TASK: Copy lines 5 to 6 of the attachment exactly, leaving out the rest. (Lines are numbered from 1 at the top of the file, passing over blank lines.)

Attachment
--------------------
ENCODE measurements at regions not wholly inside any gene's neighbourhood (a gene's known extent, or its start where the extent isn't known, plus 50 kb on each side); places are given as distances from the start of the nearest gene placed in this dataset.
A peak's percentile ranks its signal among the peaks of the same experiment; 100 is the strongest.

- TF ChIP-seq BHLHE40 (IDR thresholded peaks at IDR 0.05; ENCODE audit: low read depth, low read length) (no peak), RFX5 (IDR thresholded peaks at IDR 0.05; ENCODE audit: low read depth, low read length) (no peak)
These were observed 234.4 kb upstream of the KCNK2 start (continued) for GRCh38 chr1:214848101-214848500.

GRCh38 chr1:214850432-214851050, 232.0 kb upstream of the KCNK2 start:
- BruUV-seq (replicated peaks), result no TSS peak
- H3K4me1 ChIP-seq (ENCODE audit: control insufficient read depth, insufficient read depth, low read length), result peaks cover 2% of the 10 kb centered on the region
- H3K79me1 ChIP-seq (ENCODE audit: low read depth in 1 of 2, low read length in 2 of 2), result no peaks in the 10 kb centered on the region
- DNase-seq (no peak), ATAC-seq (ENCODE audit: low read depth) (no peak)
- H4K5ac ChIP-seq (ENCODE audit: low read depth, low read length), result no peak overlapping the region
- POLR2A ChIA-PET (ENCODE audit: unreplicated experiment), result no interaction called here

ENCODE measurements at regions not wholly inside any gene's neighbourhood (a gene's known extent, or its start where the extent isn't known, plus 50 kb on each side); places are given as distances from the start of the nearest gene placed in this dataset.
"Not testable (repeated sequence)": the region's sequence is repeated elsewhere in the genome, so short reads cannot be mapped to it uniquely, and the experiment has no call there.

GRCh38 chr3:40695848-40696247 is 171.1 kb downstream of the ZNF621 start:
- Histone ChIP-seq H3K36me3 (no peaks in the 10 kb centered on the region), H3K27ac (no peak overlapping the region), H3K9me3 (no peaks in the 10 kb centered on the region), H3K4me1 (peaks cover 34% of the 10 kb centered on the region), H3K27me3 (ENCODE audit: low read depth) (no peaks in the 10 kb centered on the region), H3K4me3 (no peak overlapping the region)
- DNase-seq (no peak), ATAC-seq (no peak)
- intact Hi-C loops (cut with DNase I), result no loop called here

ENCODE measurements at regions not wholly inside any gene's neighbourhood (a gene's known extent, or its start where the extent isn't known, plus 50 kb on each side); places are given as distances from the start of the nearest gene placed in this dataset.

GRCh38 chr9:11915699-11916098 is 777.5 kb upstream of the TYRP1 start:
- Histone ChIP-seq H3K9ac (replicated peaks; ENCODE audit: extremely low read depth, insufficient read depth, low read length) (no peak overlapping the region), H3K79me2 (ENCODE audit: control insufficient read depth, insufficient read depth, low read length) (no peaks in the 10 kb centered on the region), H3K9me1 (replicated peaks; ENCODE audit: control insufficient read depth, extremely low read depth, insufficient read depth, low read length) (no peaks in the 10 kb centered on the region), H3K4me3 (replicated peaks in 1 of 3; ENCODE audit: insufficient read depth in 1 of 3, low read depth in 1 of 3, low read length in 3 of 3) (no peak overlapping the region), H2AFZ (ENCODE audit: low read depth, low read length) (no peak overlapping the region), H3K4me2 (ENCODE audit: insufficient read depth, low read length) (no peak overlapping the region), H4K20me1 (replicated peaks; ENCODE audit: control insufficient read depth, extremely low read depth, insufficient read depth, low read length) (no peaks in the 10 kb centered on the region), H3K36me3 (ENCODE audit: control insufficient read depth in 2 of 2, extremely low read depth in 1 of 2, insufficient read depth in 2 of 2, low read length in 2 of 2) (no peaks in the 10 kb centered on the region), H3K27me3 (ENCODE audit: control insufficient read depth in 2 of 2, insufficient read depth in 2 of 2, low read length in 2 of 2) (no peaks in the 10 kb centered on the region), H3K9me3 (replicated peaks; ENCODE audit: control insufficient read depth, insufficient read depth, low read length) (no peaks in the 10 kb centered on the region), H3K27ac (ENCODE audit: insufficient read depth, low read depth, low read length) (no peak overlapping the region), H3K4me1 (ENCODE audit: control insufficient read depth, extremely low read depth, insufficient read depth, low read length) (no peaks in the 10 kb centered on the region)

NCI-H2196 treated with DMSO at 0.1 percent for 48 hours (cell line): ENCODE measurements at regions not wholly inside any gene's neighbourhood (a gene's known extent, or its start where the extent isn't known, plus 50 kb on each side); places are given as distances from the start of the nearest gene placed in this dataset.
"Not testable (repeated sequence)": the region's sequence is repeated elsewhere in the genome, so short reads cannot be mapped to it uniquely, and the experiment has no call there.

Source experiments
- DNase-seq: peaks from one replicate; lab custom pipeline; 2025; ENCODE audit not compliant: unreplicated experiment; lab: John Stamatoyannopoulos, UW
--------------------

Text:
GRCh38 chr1:214850432-214851050, 232.0 kb upstream of the KCNK2 start:
- BruUV-seq (replicated peaks), result no TSS peak